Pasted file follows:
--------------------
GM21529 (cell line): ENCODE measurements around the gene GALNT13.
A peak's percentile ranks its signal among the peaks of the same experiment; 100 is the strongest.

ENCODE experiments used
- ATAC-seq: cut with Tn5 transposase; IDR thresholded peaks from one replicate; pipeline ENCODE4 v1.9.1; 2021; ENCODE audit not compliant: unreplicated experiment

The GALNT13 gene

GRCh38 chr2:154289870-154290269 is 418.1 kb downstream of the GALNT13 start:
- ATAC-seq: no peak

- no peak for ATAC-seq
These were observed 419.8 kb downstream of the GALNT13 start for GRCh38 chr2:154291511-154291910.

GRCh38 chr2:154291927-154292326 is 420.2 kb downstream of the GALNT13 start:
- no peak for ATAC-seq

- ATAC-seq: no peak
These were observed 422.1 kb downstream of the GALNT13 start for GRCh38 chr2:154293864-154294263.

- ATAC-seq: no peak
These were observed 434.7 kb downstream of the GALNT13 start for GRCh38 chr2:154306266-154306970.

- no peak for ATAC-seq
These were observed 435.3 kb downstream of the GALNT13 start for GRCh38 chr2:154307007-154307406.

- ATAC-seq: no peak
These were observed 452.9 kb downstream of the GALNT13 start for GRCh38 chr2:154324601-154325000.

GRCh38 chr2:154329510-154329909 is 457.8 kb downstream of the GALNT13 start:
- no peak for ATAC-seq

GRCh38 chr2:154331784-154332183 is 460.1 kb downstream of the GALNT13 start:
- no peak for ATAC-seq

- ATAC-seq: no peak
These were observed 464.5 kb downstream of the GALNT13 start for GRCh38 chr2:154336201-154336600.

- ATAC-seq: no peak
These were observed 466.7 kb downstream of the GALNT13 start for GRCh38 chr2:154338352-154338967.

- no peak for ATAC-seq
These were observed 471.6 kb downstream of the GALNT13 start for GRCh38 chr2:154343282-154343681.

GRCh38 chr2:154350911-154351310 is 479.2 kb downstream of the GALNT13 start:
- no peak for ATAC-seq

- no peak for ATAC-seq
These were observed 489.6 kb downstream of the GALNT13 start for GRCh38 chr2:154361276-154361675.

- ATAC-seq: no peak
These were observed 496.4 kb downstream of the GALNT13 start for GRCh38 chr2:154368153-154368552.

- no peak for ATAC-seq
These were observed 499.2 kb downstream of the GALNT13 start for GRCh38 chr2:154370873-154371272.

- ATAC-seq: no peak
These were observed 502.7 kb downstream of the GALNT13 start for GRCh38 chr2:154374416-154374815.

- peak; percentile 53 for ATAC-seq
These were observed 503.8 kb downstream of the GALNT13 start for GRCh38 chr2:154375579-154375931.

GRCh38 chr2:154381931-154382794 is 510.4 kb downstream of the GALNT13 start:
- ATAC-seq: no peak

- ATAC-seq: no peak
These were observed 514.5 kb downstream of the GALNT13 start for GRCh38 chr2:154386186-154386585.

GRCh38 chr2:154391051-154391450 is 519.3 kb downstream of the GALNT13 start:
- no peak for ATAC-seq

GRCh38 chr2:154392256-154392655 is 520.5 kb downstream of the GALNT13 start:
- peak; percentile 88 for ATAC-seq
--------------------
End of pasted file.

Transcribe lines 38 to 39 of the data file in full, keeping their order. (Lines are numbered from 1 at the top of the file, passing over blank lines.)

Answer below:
- ATAC-seq: no peak
These were observed 502.7 kb downstream of the GALNT13 start for GRCh38 chr2:154374416-154374815.